Day 3

Due to the failed check-in the previous night, we woke up early, concerned about being discovered for occupying a campsite without proper check-in. Fortunately, the staff at Denali Bus Depot told us our situation was fine and not to worry, despite showing no apology. At least we stayed at the same site for two nights, avoiding the hassle of packing up the tent the next morning.

Denali National Park Shuttle Bus

The Denali shuttle bus was initially priced at $60 per person, but due to shortened routes, the price was reduced to $38.5 each. The website mentioned arriving an hour early for check-in, but we found that arriving 10 minutes prior at Denali Bus Depot to collect tickets and board sufficed. The bus doubled as a tour, with the driver acting as a guide. During the trip, the driver pointed out wildlife and stopped or even reversed for better views. However, we didn’t encounter many animals, spotting only a few moose and birds. We stopped at a viewpoint to glimpse Denali’s peak, but the view was inferior to what we saw from Denali Viewpoints North/South. The driver made frequent stops at locations with restrooms and recommended hiking trails. For hikers, simply inform the driver of your drop-off point and wait roadside upon completion to flag down any passing shuttle heading the same direction for a ride back to the Bus Depot. We rode to the endpoint before setting off on a hike, surprisingly the first passengers to do so on that bus.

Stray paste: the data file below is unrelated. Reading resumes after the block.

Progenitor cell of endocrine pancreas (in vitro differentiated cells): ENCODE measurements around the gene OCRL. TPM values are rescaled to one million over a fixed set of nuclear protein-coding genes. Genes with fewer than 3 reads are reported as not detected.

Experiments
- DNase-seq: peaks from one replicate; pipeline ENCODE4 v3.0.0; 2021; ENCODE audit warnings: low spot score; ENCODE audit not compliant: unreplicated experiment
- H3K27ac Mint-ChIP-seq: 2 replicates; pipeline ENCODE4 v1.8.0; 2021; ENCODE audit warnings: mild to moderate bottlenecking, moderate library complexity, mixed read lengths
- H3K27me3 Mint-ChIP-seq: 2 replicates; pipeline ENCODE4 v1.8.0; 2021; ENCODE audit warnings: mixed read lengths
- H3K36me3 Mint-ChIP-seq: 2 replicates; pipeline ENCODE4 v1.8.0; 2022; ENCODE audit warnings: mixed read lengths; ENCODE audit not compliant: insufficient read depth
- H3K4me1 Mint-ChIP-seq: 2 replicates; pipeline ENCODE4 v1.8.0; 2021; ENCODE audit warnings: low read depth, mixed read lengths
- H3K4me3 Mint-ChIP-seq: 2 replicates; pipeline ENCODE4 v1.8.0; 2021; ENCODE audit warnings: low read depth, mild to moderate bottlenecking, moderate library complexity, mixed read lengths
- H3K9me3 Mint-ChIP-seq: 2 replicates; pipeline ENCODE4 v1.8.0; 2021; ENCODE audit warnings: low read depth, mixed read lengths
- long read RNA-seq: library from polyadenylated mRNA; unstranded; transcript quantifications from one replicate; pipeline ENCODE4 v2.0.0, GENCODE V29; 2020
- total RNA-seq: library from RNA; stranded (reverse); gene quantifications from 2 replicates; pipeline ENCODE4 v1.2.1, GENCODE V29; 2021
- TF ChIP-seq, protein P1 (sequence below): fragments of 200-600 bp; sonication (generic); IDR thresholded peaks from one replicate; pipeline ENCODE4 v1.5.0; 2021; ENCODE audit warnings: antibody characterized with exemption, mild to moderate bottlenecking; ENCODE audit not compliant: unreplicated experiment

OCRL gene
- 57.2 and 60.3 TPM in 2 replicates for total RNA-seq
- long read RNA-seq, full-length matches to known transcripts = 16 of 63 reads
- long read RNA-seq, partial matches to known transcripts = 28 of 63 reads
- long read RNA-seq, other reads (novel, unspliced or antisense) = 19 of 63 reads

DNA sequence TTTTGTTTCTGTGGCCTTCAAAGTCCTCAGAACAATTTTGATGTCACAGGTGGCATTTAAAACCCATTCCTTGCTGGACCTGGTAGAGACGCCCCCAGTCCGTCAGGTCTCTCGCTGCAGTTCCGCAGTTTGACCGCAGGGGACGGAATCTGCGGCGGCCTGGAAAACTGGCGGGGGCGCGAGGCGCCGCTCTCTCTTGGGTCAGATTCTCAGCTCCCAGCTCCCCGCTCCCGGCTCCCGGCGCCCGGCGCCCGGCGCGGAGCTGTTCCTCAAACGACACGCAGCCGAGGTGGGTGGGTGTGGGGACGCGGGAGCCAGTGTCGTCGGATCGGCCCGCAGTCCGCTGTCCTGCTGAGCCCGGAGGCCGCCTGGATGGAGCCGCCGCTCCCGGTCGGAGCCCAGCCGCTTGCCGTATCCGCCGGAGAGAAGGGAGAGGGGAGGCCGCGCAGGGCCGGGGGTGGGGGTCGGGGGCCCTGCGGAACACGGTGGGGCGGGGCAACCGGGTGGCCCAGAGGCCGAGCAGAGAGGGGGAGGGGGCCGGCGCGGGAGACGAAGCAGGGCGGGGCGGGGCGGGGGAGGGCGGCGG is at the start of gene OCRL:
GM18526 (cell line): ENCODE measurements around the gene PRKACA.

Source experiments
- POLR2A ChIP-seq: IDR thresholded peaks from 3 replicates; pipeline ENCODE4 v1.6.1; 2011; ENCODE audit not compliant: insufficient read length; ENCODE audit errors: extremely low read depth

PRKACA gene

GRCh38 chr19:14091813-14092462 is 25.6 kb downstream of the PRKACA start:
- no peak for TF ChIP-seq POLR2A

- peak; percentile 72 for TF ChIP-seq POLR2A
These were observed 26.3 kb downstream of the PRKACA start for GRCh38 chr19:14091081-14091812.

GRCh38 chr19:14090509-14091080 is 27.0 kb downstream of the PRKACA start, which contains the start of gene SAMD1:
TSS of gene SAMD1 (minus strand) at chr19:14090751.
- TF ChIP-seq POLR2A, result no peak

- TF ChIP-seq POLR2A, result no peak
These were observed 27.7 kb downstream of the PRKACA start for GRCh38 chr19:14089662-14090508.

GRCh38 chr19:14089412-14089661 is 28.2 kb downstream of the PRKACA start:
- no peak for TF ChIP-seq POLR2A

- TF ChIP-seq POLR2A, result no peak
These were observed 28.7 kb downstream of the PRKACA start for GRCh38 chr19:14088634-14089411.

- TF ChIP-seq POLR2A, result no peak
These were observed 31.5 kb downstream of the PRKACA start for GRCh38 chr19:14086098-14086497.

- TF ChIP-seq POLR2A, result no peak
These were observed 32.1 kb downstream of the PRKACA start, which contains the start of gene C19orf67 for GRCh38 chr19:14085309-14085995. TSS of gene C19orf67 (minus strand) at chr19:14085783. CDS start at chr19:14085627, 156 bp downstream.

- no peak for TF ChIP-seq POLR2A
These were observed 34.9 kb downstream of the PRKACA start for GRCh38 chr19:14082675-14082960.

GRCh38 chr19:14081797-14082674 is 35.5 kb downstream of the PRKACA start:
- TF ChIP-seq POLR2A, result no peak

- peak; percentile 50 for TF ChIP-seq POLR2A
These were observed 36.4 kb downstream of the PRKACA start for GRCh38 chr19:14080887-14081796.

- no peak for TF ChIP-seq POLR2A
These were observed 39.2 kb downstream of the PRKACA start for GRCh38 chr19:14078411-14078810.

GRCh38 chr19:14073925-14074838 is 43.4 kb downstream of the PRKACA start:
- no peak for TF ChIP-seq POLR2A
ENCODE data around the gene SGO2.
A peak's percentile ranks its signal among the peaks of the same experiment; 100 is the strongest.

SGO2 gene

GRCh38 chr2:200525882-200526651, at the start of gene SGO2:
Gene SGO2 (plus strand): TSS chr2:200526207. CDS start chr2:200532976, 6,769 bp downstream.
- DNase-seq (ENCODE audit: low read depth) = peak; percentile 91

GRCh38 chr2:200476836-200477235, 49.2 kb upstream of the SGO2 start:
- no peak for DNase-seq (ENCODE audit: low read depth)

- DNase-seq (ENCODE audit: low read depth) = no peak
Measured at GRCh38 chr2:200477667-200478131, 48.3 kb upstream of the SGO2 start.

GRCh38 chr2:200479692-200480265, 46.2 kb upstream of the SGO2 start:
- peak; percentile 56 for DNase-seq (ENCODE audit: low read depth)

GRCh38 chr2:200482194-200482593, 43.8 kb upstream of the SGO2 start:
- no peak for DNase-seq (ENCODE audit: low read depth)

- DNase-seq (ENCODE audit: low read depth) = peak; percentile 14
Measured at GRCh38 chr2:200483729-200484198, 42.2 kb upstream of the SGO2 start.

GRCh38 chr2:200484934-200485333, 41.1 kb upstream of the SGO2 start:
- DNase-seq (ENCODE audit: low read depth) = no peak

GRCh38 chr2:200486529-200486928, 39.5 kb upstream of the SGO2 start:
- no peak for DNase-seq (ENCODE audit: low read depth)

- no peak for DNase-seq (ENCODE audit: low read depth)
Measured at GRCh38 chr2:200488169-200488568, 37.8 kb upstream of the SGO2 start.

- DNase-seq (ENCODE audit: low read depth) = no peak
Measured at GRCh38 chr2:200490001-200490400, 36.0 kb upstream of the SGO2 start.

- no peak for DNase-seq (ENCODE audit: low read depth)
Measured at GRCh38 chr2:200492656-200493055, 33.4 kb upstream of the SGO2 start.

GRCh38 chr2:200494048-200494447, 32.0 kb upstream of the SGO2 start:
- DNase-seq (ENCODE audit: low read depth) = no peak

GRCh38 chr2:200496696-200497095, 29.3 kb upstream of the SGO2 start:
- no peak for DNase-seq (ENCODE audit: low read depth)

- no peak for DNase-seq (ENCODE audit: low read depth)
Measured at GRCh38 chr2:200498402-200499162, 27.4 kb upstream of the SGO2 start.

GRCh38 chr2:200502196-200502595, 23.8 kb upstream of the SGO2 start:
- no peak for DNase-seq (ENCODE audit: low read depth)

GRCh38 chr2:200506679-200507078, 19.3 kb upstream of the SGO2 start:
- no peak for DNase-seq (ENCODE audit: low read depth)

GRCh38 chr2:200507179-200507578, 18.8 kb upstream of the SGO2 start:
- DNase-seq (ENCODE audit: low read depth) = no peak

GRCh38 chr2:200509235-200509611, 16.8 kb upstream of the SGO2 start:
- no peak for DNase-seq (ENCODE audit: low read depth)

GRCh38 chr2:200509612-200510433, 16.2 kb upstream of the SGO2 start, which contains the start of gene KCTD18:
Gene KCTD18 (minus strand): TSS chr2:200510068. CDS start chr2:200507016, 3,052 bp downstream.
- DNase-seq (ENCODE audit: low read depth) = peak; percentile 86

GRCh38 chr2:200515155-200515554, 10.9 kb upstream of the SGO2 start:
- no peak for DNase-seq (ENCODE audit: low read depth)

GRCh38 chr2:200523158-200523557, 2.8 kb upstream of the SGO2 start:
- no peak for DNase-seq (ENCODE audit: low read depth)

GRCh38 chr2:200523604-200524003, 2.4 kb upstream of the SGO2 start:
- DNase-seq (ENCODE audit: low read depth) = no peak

Savage Apline Trail Hike

We chose the Savage Alpine Trail, a 4-mile one-way route with different start and end points. Starting from Savage River Trail Parking and finishing at Savage River Campground provided a challenging ascent initially, followed by a lengthy walk along a windy ridge. The wind was so strong our hats buzzed, making progress difficult. On the mountain, we encountered a magnificent sight of 13 dall sheep. At one point, surrounded by six big-horn sheep, I started calling for help, as the sheep moved closer, potentially threatening. The correct action was to reroute, avoiding the herd by trekking off-trail. Fortunately, the sheep moved away after my initial panic.

The descent was less windy, with more vegetation and beautiful autumn colors. Further down, we entered a wooded area and unexpectedly encountered a moose. We were mere hundreds of meters from the trail’s end, near the road, when we heard a low grunt and spotted a brown figure shifting behind trees - presumably the rear of a hoofed animal. I ran, with

Contents
  1. 1. The Dilemma Before Departure
  2. 2. Day 0: Car Rental and Flight
  3. 3. Day 1
    1. 3.1. Cruise Cancellation
    2. 3.2. Harding Icefield Trail Hike
  4. 4. Day 2
    1. 4.1. Whittier Town
    2. 4.2. Alaska Wildlife Conservation Center
    3. 4.3. Poor Service in Denali NP
  5. 5. Day 3
    1. 5.1. Denali National Park Shuttle Bus
    2. 5.2. Savage Apline Trail Hike